THE SOUL’S STORM
It struck me every day
The lightning was as new
As if the cloud that instant slit
And let the fire through.
It burned me in the night
It blistered in my dream;
It sickened fresh upon my sight
With every morning’s beam.
I thought that storm was brief,—
The maddest, quickest by;
But Nature lost the date of this,
And left it in the sky.
~ Emily Dickinson
Emily Dickinson needs no introduction, and the poem above is from her book Poems by Emily Dickinson, Three Series, Complete.
Last night, I turned to Emily Dickinson again. What is it with this woman? In any case, the book was already turned to the poem above, “The Soul’s Storm”, when I reached for it. Call that a coincidence! Because I don’t know what it is.
But I believe, in this case, I had to revisit the word “storm” and truly learn the meaning of it. You see, the word recently came up in a discussion/conversation, and I think I romanticized the word and gave dignity it doesn’t deserve this time. Because…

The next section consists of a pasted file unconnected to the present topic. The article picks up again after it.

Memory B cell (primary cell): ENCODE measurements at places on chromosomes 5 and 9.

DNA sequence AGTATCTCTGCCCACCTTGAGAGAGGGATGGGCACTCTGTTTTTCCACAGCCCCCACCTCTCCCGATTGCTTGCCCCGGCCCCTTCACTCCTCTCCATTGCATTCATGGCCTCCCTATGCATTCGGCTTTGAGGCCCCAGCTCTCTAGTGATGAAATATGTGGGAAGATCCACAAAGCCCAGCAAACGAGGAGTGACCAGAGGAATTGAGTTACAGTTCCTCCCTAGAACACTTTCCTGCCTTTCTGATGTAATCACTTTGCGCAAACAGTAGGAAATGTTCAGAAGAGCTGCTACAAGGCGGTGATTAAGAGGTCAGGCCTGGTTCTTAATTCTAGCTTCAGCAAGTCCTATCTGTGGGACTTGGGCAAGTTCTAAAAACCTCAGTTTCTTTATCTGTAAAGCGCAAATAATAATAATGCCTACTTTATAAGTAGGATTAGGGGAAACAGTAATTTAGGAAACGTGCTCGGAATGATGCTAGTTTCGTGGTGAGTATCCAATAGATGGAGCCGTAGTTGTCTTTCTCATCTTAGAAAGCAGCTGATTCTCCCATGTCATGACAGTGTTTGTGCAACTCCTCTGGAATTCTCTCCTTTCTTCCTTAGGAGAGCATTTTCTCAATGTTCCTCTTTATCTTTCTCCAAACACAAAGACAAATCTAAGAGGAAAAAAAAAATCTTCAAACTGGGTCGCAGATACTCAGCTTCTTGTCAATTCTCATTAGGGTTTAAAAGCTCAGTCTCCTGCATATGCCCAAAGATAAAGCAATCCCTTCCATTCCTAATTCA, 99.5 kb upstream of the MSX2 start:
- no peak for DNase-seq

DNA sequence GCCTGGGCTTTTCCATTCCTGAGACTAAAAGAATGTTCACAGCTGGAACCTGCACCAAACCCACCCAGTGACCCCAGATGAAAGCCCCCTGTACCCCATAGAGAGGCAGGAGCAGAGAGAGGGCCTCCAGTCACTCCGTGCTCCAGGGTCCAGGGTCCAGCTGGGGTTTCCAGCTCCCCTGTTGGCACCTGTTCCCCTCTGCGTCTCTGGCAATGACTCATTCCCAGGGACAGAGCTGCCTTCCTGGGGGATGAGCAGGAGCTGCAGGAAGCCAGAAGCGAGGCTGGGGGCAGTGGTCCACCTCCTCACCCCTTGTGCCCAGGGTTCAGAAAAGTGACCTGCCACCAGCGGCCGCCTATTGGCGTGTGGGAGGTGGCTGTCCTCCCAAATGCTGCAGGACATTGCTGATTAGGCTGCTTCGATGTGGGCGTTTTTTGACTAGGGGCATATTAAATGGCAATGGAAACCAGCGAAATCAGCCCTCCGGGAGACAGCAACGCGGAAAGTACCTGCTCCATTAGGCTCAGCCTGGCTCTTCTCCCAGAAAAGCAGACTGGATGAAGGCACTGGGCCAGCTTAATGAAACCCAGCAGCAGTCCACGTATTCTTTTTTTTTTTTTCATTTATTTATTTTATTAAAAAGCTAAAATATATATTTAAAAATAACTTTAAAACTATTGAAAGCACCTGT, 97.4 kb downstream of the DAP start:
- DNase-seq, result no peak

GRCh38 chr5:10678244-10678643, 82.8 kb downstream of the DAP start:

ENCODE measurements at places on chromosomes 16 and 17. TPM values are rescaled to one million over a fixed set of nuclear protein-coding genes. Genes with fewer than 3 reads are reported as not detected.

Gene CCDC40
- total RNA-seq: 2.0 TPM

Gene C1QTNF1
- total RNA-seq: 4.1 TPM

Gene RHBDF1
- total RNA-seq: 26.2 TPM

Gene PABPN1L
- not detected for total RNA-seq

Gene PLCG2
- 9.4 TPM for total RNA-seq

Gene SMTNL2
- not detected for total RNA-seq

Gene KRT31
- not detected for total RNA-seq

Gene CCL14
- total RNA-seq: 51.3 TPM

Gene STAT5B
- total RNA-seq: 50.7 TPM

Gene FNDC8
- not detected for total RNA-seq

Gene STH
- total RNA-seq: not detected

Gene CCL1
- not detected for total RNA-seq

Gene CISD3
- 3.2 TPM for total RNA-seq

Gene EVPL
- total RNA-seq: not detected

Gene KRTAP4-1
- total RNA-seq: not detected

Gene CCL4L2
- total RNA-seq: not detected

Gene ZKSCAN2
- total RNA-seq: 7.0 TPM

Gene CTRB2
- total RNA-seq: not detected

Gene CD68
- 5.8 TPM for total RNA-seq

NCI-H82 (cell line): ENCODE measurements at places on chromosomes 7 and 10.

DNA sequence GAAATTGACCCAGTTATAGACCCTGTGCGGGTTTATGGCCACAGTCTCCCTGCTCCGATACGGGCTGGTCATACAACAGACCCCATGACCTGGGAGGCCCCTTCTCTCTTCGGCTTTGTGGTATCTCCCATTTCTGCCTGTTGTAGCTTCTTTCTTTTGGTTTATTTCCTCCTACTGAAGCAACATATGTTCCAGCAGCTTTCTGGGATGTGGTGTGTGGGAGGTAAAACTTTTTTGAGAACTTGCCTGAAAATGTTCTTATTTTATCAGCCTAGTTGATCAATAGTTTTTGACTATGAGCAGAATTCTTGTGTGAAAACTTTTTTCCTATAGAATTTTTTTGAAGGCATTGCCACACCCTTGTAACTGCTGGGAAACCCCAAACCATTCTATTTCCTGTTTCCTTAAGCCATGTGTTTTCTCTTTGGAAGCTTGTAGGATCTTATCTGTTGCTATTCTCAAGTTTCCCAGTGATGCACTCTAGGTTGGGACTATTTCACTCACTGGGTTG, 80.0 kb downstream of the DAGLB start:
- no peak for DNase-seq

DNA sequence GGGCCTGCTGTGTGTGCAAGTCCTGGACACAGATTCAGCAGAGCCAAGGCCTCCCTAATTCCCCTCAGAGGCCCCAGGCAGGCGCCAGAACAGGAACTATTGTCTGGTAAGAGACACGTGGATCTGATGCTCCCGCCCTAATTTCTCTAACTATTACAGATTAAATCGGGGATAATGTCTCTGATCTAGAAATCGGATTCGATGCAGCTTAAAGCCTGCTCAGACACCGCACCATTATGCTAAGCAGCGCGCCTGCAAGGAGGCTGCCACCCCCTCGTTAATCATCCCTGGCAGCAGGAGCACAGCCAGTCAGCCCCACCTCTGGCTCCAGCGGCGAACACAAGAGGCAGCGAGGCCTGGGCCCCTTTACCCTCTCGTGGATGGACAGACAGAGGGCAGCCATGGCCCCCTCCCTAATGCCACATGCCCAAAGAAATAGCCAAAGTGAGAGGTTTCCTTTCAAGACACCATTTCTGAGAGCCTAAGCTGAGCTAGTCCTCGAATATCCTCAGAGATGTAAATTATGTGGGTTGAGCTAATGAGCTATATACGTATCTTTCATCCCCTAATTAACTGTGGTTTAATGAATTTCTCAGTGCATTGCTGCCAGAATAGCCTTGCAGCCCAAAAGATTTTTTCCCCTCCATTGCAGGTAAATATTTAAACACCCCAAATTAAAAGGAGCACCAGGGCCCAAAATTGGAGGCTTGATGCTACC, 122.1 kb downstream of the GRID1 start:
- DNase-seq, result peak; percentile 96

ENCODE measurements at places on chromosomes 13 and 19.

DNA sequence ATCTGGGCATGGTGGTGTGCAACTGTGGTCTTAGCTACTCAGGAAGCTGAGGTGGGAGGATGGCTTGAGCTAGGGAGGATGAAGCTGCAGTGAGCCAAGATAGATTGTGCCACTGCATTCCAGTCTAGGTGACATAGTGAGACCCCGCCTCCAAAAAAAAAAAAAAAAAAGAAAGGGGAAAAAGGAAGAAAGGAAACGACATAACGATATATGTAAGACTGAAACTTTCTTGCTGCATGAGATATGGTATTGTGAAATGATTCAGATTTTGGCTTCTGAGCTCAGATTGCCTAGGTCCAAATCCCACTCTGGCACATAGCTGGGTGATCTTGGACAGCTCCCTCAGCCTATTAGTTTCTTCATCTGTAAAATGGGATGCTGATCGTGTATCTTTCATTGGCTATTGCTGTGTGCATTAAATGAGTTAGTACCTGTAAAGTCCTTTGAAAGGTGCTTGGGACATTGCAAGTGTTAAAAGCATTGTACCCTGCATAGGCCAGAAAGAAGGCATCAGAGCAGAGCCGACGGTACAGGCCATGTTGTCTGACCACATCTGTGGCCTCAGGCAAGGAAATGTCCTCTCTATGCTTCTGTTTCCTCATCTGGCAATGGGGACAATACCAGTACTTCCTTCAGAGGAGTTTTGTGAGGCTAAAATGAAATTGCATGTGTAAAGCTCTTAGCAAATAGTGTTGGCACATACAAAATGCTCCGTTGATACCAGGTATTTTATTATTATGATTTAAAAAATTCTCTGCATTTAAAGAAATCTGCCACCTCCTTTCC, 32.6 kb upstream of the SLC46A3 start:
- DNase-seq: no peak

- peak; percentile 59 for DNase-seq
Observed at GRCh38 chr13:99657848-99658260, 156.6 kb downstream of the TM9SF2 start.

“I thought that storm was brief,—”
The line above captures exactly what I had in mind, when I said “the storm doesn’t last…there’s always a rainbow.” How shallow does this sound, when I didn’t know where the storm was blowing from! So, now I say, “Fuck the storm!”
“[For] Nature lost the date of this,
And left it in the sky.”
But, what is a storm? It is a tempest of words rising against pain to paint the sky with rainbows.
special note: Yesterday I heard some shocking news from a friend, and this poem by Emily Dickinson is shared in support. I’m also linking this post to Trinkets and Armor 4: Life Can’t Smack You Powerless, If You Keep Your Self at the Ready